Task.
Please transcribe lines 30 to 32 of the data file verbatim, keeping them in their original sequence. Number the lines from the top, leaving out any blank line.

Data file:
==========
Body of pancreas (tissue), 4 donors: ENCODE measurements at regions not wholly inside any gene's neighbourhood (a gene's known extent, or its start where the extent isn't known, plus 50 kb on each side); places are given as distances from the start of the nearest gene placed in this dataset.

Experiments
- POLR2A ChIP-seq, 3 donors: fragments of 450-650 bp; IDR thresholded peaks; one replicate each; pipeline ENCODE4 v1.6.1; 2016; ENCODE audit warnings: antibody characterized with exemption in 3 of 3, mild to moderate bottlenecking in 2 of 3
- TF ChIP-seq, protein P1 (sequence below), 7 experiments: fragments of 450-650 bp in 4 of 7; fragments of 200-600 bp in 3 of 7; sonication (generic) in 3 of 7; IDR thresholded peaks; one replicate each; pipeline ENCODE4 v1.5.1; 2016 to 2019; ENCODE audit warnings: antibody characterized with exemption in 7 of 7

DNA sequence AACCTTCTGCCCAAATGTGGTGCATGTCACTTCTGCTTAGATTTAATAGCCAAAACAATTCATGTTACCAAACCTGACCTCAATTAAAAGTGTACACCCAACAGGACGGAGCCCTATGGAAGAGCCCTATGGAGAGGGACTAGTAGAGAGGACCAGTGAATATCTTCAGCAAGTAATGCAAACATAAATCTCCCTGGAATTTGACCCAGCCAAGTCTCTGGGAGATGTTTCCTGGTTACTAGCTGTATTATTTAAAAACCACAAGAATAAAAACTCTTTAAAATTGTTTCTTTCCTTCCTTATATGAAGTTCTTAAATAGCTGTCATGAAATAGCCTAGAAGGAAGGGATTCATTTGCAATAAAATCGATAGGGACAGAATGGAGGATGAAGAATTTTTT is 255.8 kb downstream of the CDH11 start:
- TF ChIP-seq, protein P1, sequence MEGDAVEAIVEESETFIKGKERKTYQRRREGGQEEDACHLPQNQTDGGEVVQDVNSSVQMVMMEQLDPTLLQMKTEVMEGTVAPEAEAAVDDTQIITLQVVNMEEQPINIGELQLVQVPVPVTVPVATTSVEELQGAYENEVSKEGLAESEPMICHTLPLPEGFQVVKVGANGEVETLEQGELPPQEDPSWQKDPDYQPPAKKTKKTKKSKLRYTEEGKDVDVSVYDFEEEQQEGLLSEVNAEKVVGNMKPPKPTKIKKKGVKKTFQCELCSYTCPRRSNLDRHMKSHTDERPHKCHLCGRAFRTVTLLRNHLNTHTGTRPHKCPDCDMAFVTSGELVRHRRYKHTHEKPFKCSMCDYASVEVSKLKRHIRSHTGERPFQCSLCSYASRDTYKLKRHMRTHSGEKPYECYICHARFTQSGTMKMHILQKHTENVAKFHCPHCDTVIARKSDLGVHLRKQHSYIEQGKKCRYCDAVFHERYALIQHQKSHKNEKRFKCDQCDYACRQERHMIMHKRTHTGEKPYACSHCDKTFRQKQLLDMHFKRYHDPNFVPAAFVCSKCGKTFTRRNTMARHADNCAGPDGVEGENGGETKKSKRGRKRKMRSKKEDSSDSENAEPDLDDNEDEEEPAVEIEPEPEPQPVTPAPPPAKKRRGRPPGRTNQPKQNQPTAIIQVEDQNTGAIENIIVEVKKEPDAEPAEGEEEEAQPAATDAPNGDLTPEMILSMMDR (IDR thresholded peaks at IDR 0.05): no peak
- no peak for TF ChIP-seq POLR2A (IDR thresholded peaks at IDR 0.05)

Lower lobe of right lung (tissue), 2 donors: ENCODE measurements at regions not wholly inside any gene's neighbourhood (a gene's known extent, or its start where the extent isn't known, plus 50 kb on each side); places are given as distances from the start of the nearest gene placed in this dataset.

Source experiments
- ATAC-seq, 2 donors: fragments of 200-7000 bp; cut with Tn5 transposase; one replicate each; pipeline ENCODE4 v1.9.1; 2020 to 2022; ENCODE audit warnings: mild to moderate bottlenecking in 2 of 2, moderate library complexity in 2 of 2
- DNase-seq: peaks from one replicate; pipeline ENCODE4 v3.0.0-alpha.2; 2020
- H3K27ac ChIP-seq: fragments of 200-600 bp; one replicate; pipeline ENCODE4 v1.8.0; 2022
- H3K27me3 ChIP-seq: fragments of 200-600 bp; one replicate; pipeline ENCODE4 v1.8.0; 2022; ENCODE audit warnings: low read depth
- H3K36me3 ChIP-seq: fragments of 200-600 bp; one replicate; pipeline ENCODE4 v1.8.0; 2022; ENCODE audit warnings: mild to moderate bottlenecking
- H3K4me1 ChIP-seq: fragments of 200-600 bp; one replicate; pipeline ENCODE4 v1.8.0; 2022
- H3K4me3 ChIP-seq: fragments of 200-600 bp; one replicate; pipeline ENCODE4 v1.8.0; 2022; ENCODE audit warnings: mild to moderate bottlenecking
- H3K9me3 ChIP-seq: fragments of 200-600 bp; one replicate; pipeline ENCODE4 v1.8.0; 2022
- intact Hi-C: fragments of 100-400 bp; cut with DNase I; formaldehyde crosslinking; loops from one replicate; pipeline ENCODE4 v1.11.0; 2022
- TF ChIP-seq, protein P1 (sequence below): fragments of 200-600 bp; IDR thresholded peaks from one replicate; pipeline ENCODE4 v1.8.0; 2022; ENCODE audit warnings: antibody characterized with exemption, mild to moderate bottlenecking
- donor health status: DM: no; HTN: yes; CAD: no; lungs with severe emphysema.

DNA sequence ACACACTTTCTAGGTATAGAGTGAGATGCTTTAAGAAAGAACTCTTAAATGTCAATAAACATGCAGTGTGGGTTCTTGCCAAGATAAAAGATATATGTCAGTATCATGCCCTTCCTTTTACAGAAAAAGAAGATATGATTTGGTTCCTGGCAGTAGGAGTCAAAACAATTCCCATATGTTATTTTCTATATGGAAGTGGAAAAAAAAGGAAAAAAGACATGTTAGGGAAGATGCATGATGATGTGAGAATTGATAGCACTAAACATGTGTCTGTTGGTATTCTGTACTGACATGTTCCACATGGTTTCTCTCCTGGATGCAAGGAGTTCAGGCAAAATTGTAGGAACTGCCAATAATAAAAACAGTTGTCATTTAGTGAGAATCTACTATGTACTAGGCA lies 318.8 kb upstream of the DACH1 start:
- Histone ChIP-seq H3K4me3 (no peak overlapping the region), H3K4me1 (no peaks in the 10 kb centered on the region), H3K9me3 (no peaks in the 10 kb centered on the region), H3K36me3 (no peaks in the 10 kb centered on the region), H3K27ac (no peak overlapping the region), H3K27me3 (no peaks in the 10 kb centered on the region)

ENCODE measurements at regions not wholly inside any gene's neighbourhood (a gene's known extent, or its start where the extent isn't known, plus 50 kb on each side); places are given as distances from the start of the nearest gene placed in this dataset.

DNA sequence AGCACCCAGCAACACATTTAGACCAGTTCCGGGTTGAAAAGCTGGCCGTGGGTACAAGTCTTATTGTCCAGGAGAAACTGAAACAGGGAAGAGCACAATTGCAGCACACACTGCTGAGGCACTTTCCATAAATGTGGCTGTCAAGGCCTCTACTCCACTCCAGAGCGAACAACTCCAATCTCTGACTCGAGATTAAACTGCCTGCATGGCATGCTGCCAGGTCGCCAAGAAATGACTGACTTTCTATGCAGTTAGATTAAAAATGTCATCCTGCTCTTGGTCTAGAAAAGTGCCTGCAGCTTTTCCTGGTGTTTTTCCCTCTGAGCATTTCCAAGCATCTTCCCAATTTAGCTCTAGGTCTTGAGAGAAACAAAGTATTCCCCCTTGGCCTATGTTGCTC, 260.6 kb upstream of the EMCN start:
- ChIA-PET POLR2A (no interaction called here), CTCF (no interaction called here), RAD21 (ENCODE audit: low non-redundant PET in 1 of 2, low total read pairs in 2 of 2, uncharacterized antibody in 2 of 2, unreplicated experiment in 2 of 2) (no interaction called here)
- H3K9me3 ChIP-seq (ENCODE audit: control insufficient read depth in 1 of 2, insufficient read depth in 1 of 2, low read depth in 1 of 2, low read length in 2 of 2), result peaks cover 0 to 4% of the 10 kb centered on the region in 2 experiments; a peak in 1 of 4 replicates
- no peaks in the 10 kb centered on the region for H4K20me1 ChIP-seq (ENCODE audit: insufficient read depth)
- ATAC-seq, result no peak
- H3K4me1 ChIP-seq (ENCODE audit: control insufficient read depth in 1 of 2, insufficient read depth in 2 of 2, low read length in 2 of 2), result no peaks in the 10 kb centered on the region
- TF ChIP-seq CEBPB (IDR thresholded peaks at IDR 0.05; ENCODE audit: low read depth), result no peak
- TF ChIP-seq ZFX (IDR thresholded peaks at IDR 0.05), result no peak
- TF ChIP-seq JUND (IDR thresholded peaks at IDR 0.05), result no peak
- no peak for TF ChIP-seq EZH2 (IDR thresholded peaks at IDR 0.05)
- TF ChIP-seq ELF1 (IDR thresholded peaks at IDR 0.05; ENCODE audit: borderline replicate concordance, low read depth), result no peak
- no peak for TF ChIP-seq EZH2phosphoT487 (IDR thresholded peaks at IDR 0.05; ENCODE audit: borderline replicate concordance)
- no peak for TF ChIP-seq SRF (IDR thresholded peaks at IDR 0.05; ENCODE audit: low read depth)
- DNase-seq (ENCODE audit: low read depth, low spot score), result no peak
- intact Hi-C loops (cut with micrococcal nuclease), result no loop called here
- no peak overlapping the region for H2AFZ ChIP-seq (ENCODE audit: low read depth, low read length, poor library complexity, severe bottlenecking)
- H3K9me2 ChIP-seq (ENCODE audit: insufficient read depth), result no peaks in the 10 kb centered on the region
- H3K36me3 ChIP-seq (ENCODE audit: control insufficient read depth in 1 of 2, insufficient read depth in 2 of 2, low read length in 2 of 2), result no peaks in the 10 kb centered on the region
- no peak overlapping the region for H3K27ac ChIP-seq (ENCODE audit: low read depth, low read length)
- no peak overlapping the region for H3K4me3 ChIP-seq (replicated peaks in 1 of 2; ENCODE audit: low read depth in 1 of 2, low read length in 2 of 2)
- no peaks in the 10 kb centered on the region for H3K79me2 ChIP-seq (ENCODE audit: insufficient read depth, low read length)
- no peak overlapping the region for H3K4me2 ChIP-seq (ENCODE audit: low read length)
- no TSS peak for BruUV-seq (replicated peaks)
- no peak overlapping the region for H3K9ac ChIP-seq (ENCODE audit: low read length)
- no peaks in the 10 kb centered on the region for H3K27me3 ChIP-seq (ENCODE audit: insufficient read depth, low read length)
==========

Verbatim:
- TF ChIP-seq CEBPB (IDR thresholded peaks at IDR 0.05; ENCODE audit: low read depth), result no peak
- TF ChIP-seq ZFX (IDR thresholded peaks at IDR 0.05), result no peak
- TF ChIP-seq JUND (IDR thresholded peaks at IDR 0.05), result no peak